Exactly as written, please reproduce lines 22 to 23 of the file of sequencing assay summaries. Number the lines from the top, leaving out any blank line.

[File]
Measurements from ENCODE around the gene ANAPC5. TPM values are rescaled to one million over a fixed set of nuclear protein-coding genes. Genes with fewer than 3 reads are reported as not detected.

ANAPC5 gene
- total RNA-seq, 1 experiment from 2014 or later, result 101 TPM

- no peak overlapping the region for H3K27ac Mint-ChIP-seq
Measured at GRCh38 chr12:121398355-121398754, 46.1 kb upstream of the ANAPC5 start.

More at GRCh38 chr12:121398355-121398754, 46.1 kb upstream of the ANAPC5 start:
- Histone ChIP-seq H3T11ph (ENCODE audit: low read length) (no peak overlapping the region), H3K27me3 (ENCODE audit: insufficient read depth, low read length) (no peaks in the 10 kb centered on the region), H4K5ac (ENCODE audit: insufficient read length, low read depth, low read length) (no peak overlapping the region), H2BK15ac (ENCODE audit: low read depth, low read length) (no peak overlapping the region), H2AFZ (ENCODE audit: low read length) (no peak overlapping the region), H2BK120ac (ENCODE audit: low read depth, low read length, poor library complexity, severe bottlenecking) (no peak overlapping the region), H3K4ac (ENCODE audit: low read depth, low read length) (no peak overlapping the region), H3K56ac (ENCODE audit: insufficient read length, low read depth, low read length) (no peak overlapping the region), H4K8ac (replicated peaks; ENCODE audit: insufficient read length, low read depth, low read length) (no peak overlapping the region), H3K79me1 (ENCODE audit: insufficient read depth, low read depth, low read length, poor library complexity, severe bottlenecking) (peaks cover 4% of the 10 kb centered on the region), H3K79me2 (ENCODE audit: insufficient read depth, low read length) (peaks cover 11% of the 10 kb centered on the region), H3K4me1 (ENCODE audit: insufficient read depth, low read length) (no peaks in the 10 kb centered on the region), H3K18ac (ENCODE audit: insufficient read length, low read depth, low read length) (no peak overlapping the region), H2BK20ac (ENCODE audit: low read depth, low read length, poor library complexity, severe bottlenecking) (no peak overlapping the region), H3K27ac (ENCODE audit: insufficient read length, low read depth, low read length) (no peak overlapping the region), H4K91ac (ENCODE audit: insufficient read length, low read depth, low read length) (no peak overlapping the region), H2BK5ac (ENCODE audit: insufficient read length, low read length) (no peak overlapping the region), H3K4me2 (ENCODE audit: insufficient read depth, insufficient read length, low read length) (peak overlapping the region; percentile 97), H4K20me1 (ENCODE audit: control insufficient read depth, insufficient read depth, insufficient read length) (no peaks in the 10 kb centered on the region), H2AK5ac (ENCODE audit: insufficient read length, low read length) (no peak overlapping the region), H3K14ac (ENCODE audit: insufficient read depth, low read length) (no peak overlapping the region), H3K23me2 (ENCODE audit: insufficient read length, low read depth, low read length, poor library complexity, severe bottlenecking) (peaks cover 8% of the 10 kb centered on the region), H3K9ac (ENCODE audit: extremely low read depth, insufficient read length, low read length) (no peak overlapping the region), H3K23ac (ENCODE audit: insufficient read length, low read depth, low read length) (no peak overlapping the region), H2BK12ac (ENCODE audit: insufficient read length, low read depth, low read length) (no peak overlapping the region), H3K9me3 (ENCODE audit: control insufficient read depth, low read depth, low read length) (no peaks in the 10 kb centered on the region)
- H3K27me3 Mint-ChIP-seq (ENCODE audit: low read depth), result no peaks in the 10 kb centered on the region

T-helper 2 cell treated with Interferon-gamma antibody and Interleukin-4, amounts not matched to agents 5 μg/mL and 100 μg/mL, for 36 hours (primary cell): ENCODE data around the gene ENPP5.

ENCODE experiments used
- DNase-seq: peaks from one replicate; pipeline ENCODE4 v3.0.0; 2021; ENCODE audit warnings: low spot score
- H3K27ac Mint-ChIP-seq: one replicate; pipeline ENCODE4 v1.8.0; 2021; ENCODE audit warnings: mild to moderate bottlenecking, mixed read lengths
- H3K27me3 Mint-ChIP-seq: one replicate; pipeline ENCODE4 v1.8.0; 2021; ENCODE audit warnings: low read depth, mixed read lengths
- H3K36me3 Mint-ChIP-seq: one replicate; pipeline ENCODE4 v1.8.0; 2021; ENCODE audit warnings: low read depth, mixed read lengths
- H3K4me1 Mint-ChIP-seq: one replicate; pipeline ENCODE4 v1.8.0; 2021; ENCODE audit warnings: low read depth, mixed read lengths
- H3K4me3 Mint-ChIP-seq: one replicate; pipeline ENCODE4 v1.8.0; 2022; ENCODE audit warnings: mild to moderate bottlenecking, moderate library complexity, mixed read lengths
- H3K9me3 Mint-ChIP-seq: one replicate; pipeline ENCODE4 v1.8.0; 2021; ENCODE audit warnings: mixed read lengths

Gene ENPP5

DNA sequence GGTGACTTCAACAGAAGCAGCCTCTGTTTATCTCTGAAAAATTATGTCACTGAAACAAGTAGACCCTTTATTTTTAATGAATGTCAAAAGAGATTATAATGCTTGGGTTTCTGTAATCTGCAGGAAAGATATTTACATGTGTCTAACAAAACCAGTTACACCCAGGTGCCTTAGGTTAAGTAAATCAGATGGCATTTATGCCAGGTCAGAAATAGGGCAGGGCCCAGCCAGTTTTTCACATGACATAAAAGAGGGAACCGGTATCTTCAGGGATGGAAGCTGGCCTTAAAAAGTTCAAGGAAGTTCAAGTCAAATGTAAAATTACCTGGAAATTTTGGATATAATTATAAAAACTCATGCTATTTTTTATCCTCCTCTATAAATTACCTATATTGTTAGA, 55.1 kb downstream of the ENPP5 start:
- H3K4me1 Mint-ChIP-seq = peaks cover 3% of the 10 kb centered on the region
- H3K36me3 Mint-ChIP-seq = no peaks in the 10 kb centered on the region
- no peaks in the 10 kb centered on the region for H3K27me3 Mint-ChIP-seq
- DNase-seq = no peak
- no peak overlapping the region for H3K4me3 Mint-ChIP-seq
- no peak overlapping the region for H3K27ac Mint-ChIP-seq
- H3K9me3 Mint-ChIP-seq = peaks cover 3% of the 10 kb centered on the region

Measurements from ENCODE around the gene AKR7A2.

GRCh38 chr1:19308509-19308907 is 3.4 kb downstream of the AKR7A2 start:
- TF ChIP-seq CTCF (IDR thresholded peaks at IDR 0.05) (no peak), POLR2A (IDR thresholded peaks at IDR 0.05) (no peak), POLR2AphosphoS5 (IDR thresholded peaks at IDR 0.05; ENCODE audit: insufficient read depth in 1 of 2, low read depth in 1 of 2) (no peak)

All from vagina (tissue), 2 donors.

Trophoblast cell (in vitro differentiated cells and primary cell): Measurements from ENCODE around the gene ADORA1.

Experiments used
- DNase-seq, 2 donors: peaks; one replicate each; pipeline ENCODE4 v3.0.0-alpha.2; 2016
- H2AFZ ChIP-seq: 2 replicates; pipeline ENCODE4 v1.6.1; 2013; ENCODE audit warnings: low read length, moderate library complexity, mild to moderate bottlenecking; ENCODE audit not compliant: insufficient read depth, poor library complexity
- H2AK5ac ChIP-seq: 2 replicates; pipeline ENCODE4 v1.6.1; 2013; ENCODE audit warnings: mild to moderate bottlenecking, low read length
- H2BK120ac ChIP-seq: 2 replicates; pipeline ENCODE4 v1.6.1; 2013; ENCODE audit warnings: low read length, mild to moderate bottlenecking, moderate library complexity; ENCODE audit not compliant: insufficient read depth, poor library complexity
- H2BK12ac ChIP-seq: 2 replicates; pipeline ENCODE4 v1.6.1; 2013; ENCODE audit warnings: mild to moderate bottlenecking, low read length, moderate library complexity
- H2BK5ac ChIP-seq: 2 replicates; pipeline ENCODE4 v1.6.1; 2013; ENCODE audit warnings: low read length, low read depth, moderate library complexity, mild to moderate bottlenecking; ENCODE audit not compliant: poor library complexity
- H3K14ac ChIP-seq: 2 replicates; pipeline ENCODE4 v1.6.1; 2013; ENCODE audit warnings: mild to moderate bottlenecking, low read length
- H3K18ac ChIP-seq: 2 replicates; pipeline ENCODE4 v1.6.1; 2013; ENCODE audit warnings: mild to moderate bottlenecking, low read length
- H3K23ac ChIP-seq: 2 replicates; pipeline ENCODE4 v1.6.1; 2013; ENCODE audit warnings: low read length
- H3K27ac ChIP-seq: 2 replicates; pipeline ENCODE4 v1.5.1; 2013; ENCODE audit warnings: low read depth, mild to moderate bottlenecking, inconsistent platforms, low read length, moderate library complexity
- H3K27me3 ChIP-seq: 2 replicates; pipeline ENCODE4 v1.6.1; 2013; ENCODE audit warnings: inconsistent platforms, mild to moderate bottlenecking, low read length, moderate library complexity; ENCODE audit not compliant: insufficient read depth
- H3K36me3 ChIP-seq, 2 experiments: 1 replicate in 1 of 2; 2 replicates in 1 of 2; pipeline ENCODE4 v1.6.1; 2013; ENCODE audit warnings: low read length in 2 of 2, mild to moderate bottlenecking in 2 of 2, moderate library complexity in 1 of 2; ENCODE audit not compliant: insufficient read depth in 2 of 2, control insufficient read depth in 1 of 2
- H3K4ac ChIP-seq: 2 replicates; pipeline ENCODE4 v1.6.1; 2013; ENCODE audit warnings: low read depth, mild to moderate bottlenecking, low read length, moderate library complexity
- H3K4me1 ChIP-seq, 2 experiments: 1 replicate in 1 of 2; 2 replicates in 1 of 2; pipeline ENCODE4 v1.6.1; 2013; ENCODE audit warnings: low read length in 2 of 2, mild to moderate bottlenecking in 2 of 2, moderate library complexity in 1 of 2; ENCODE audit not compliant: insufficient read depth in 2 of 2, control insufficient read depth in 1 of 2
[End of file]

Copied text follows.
- no peaks in the 10 kb centered on the region for H3K27me3 Mint-ChIP-seq
- DNase-seq = no peak